Monday, October 18, 2010

The March, 2010

Please go to the website for further information about the show.

Curator’s Note:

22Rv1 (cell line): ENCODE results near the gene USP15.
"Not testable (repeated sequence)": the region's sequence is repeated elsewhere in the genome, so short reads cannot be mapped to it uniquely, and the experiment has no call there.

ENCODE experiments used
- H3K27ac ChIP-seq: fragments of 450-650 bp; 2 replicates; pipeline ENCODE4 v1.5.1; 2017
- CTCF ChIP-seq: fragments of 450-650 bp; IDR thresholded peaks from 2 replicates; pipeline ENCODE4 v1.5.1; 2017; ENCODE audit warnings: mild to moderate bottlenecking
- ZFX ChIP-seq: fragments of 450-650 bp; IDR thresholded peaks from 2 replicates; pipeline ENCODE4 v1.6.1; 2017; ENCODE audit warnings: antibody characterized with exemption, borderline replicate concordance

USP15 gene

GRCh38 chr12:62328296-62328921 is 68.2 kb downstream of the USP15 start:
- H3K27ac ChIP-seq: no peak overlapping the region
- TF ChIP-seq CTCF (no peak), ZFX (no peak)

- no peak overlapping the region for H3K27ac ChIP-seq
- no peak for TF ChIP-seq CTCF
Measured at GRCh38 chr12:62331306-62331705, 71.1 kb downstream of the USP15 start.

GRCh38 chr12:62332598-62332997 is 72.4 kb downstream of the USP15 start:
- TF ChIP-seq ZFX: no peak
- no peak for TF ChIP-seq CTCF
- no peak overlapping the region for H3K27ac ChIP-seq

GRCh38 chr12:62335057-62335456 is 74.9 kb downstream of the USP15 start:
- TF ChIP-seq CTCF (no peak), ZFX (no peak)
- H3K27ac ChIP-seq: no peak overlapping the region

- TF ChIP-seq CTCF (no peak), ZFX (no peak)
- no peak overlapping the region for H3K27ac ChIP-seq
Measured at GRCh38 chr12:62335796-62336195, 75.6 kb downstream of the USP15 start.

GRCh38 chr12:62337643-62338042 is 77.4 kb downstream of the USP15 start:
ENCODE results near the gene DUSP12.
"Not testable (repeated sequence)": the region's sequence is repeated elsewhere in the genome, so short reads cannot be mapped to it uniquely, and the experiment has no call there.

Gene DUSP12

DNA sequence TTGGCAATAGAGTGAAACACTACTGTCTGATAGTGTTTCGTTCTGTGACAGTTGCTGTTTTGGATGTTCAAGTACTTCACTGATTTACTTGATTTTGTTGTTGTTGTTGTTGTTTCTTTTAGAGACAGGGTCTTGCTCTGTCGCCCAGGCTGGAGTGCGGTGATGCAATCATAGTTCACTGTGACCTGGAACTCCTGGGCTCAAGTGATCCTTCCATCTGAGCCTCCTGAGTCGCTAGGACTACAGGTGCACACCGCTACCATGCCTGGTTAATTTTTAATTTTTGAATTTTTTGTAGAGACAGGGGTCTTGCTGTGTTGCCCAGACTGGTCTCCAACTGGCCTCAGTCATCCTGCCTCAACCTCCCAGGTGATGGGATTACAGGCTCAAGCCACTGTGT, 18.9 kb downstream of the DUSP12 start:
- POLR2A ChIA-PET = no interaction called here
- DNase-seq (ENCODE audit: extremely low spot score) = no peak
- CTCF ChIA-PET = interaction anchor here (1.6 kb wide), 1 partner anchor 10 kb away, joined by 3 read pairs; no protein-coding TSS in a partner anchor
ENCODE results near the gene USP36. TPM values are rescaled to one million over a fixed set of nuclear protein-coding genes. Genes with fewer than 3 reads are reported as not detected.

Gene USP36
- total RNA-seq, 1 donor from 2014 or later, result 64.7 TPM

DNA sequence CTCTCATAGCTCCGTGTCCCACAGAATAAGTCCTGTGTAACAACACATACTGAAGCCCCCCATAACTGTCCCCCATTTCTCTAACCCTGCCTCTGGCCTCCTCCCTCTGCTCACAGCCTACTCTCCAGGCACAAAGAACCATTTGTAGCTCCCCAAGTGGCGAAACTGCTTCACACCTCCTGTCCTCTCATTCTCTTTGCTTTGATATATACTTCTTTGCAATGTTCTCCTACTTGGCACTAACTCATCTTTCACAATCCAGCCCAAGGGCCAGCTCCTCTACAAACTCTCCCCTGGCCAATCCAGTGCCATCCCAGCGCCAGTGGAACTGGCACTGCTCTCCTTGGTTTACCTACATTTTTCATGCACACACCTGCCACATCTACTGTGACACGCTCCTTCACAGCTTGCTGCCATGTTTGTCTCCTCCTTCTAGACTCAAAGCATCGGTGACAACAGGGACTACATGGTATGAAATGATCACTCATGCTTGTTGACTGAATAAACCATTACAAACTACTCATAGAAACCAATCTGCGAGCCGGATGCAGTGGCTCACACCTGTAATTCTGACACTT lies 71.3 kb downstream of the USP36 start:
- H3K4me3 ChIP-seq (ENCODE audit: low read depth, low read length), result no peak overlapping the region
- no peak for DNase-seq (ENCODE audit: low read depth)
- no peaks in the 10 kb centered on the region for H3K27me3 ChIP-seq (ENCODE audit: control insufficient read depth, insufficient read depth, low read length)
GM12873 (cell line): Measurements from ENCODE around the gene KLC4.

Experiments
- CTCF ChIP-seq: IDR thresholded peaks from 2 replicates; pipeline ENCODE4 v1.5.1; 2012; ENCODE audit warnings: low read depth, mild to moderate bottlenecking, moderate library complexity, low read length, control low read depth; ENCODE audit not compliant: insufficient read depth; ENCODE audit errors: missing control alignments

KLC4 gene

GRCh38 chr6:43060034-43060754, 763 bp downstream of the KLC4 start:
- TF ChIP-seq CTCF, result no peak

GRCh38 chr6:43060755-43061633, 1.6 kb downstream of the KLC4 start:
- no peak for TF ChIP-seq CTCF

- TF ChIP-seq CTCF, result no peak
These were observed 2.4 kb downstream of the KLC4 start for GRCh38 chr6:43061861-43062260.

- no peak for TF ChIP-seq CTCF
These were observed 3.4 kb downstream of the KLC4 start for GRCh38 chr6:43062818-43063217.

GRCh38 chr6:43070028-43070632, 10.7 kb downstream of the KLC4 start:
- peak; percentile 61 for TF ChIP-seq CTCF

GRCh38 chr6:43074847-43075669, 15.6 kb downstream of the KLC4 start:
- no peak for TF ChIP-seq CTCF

minstrel kuik as a photographer continues to create a personal community of images that looks at individuality and collectivity as well as the past and present through the lens of Malaysian cultural identity. The March and Radical Chic Collar focus on such concerns through photography and textiles, the latter representing an experimental phase of the artist’s practice. The March is a new body of work that runs in parallel to the minstrel’s ongoing series Mer.ily, Mer.ily, Mer.ily, Mer.ily which looks at Chinese Diaspora as well as individual experiences of place and family in the artist’s home town of Pantai Remis. The March lifts 4 sets of images from Mer.ily and configures them in a long line that traverses through the gallery space. Running sequences of couples and friends -- mainly women-- walking in front of the soon to be demolished Pudu Jail wall murals, or riding motor cycles returning home from a fireworks festival, are interspersed with shots of the artist father’s mango tree in Pantai Remis and images of a photocopied drawing of Astro Boy flying against a blue sky. Her human subjects were unaware they were being photographed as the artist hid behind trees or stood in the distance randomly taking images. This spontaneity of process hints at a type of anonymous human fragility as well as the artist’s own isolation from her subject and personal loneliness at that time. minstrel states that anxiety can be comforted by populated public spaces but the work in the gallery addresses the context of the exhibition space itself. Looking at form and sequence she attempts to transform the mode of photography into a more objective experience of art. The succession of the figures and the title The March allude to a politicized notion of conformity and link to notions of social restraint that continue in her textile piece. Radical Collar Chic a series of hand made collars hung from the architectural beams of the gallery punctuate space even further, in order to reinforce notions of collective control and individuality. Ideas surrounding blue-collar manual workers and white-collar professionals are subverted to become a humorous take on the masses and the constraints of social and economic structures that reduce the personal to the public. Journalist Thomas Wolf coined the phrase radical chic itself in the 1970s in relation to the shallow adoption of political causes by high society in order to appear fashionable. This reference easily translates into a Malaysian context but comments upon the gallery space itself as a decadent or safe space that allows for such types of ambiguous juxtapositions. The playful prints of human butts on the fabric of the collars are an allusion to many Malaysian social taboos and political events. However through playful strategies overt references remain under the censor’s radar and become yet more subtle metaphors in contemporary art.